“How healthy is the internet?”  As more and more things become internet-connected (i.e. become part of the IoT) questions of trust, privacy, security, data ownership, data bias, and the commercial abuse of data, become ever more pressing. This reflects a recognition of a wider problem with the internet alongside the rapid developments in machine learning (i.e. AI) and how it is being unreflectively ‘put to work’ in an ever-increasing range of applications. This workshop will explore these tensions and concerns through the lens of craft, both as a practice and a conceptual ethos.

Embroidery pieces along with some 3d printed silhouette of people

This studio will use embroidery as a craft-oriented communal/social practice activity to scaffold a discussion framed by our craft ethos characteristics, involving notions of; subjectivity, bespokeness, localism, embodiment, provenance, authenticity, and care-full-ness. Embroidery is an appropriate craft-oriented method which we believe encourages flavors of conversation that are distinct from other forms of participatory workshops. Whilst these activities will likely enable mindful stitching, we are more pointedly using this method as a dialogical activity where the acts of communal stitching will enable us to direct conversation to certain aspects of craft characteristics beyond the literal objects participants are making. Through this embodied making activity, you will create a bespoke embroidered badge based on a set of provocations and take a deep dive into the issues with IoT we have highlighted.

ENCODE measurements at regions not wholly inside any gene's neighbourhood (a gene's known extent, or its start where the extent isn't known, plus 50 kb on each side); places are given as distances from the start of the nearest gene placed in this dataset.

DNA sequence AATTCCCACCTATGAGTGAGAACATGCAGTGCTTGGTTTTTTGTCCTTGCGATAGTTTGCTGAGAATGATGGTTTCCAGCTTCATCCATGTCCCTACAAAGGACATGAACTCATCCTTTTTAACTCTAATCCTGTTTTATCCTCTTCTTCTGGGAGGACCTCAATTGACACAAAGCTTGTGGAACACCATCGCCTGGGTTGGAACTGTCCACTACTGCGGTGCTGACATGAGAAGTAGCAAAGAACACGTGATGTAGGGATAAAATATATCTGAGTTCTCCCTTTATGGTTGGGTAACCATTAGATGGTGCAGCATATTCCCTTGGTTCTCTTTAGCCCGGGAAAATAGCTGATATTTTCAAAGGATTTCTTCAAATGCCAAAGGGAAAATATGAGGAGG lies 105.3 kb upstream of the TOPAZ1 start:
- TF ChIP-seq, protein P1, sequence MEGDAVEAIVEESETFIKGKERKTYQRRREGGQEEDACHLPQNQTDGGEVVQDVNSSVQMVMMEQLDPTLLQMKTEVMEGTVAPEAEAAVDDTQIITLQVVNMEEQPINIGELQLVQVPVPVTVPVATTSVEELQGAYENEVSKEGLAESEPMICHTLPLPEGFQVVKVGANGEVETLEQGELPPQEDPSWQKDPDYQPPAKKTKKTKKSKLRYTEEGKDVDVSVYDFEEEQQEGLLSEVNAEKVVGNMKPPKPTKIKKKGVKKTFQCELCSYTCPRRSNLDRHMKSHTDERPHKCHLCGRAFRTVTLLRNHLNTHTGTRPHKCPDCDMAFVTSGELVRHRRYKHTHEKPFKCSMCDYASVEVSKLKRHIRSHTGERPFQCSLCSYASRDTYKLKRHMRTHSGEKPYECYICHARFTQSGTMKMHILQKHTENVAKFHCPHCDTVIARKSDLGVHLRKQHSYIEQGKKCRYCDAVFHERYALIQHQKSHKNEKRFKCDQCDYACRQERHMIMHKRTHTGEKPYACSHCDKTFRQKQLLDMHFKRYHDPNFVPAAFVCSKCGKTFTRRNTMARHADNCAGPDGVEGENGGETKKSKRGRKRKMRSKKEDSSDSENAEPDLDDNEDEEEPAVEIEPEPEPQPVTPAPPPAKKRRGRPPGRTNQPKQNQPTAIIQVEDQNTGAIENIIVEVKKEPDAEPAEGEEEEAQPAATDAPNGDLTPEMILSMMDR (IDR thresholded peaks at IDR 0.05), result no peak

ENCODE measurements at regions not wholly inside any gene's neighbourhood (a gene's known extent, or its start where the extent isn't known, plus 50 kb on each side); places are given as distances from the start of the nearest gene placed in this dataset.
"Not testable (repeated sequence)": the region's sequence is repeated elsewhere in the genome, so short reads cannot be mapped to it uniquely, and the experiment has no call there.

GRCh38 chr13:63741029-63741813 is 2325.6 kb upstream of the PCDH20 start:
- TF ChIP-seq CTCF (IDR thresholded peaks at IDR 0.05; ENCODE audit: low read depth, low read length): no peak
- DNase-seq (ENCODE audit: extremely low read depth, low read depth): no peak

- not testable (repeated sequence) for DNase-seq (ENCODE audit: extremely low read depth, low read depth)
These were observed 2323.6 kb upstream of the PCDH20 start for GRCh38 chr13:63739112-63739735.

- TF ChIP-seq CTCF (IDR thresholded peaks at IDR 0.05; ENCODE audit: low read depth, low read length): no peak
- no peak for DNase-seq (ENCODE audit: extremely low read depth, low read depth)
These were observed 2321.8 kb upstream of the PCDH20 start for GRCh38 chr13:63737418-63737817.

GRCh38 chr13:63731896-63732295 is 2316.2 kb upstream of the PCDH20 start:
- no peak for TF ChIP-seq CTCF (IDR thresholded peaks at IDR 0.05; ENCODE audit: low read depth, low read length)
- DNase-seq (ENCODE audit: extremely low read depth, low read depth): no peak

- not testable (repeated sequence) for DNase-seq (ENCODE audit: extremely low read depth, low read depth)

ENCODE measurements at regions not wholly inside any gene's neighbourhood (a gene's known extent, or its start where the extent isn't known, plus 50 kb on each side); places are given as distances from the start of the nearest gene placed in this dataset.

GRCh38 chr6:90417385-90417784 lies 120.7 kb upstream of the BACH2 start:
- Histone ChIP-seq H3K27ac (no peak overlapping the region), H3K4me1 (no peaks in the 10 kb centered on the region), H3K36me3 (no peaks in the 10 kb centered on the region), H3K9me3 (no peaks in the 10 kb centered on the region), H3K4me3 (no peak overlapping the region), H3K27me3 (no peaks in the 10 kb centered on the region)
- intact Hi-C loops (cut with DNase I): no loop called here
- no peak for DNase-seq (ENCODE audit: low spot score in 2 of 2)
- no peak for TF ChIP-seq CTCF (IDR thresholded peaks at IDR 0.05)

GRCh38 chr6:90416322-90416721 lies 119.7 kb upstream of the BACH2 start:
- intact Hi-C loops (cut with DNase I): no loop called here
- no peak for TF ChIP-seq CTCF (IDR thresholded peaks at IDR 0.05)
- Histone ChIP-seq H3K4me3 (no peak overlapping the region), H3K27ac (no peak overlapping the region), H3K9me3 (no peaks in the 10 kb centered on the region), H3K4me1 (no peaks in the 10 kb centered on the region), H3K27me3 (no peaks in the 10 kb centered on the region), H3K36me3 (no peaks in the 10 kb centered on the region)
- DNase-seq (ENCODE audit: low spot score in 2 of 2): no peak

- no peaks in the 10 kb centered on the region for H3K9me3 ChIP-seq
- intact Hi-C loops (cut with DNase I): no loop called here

Through making together in small groups, supported by experienced researchers working in the field, we hope to provide an environment for rich discussion and material speculation on alternative visions of ‘healthier’ connected futures. The studio will use the embroidered outcomes as well as a range of predesigned props and design resources to not only discuss entanglements of living well in a digital culture, but also to help us collectively and individually envision stories/scenarios which encapsulates vision/s of an alternative, healthier, digitally connected future. At the conclusion of the workshop we will explore the possibility of setting up a special interest group that takes our thinking forward into the future.

More information and Sign up here